The Jewish Eye
Throw Your Feet Over Your Shoulders: Beyond the Kindertransport
Throw Your Feet Over Your Shoulders
Beyond the Kindertransport
By Frieda Korobkin
Devora Publishing (2008)
Reviewed by Simone Bonim - March 20, 2009
The Kindertransport was an unprecedented rescue plan which sought to save as many young children from the Nazi onslaught, as possible. Beginning shortly after Kristallnacht and continuing up until the official start of World War II, Great Britain accepted nearly 10,000 children into their country from Germany and Nazi occupied areas. Most of these children were Jewish, and had they not been evacuated as refugees, it can be assumed that most of these children would not have survived the Holocaust.
When the children arrived in England, most of the Kindertransport children where placed with foster parents in private homes, although some were sent to camps, farms, and other institutions. Regrettably, the sheer number of children involved prevented most of them from being placed with Jewish families. The children in the Kindertransport ranged from infants up to age seventeen. Some traveled with siblings, other totally alone. Bereft of their families and in a foreign country with an unfamiliar language, life for these children was not always easy. However it was the best, and often only choice, that many families had to offer their children any chance for safety.
Throw Your Feet Over Your Shoulders: Beyond the Kindertransport is the story of one of the Kindertransport children who was sent to England, and safety. It is unique in the realm of Kindertransport memoirs because it examines how this rescue operation affected children from Orthodox homes and the added pressures they faced in their new homes. This book was written by Frieda Korobkin. In 1938, Frieda and her three older siblings were put on a train in Vienna by their parents and sent to an unknown future in a far off land. They never saw their parents again.
Frieda was from an orthodox, rabbinic Jewish family. Her father was Rabbi Nissan Stolzberg. When she arrived in England, she was separated from her siblings and sent to live with a Jewish, but non-orthodox family who regularly broke the Sabbath. This placed an additional burden upon the shoulders of the then six-year-old-girl, who not only had to deal with learning to live in a totally alien environment, but also with the guilt of breaking the religious rules that were the foundation of her life, guilt that only intensified when she was evacuated from London and sent to live with a non-Jewish family.
For Frieda, and about a thousand other Orthodox children, they eventually found salvation in the form of Rabbi Solomon Schonfeld who rescued as many orthodox Kindertransport children from non-Jewish and non-religious homes as he could find. He established a hostel in Cardiff, Wales where they could live a religious lifestyle. He also established a Jewish secondary school in Shefford, where many of the Kindertransport children, including Frieda, were sent when the hostel closed in 1943. There the children received a proper, Jewish education while also living in a nurturing, supportive, and religious environment. Frieda almost did not make to Cardiff, because her non-Jewish foster family would not give her permission to leave their home. Fortunately for Frieda, her older siblings, who were already under the care of Rabbi Schonfeld, kidnapped their most willing of victims, and brought her to the safety of the Jewish hostel.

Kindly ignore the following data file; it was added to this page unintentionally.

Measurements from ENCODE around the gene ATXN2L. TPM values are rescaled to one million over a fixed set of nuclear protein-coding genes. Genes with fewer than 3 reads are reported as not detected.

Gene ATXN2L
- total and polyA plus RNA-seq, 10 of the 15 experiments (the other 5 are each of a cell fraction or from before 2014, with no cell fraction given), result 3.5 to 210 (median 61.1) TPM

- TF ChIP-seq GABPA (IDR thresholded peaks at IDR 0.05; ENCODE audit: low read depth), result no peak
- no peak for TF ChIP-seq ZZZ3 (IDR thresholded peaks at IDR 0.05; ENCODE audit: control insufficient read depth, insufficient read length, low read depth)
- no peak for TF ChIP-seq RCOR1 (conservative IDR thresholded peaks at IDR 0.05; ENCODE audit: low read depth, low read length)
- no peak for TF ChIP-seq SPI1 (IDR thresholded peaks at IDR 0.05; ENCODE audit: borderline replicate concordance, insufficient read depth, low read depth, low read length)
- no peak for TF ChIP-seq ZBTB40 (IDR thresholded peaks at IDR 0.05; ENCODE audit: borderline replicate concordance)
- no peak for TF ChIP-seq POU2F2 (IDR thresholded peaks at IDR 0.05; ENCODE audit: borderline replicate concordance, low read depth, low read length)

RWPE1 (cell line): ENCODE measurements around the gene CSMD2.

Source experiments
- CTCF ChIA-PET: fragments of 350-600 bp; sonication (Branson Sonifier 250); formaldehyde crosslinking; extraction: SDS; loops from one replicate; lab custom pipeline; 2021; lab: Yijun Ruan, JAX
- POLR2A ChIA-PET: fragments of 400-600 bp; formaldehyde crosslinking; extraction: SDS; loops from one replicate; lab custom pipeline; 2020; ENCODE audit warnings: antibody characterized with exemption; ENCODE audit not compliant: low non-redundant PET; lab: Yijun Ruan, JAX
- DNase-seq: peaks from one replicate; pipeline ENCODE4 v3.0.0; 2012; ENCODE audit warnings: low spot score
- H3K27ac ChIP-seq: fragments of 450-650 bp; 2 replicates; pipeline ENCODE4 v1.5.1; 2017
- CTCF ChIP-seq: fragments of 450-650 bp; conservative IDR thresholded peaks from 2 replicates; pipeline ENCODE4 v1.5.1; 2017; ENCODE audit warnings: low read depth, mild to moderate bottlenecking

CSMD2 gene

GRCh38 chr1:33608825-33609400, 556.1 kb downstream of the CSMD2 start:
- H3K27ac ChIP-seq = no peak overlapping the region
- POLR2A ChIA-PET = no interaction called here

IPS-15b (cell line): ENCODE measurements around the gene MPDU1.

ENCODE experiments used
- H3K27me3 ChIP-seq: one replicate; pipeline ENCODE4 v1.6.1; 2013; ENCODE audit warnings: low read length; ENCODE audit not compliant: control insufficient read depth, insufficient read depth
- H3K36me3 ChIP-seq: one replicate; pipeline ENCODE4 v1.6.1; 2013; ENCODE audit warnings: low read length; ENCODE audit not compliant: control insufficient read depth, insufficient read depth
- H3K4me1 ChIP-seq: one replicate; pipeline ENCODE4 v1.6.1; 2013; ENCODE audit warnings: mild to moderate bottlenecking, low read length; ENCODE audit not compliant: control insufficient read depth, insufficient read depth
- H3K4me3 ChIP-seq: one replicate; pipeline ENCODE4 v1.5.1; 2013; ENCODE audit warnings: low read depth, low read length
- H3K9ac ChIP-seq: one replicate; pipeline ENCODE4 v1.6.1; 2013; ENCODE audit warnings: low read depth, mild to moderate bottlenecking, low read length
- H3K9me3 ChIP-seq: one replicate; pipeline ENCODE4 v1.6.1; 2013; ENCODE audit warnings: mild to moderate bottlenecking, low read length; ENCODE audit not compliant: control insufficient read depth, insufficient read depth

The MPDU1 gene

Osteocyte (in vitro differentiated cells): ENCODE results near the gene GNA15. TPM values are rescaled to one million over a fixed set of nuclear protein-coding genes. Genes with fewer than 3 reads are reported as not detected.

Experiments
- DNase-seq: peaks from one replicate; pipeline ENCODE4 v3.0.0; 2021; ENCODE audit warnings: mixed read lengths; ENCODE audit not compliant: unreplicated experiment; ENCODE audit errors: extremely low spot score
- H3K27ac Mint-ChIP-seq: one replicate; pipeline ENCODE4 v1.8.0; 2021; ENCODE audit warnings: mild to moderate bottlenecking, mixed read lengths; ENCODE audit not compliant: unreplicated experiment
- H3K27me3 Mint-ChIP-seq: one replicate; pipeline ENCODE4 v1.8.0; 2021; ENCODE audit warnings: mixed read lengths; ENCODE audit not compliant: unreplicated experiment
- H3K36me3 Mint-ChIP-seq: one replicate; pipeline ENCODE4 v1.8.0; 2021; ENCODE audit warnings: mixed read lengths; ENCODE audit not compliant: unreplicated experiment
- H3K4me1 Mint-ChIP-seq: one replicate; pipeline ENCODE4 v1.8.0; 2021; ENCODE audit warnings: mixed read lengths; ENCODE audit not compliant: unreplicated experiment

In Throw Your Feet Over Your Shoulders, Frieda allows us to journey along with her from her home in Vienna, examining the family dynamics of her family, her journey to England, and what her life was initially like when she arrived in England, and how it changed, for the better, when she moved to the Cardiff hostel. Frieda also allows us a glimpse into her life, after the war, thereby allowing the reader to get a better idea of what her life was like as an Orthodox Jewish refugee, and how it affected her as she grew up and long into her adulthood, and how it even impacted her own children.
Throw Your Feet Over Your Shoulders: Beyond the Kindertransport is poignant and an unforgettable memoir. Korobkin's writing is fluid and filled with a wide array of emotions, and she skillfully recreates scenes from her childhood and the areas in which she lived. Throughout the course of this book, she offers an intimate and unabashed look not only into her own life, and that of her siblings, but by extension, into the lives of other orthodox children of the Kindertransport and into the deeds of a noble and courageous man, Rabbi Solomon Schonfeld.
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- Fragments of Memory: From Kolin to Jerusalem, by Hana Greenfield.
A chilling memoir of Greenfield's horrific experiences during the Holocaust, that found her in Terezin Ghetto, Auschwitz, Birkenau, Bergen-Belsen and working in Hamburg, Germany as a slave laborer. Also chronicles the fate of the Bialystock children.
- Lidingo, by Chana (Igell) Mantel.
Memories of the small Swedish haven which 120 girls called "home" after the Holocaust.
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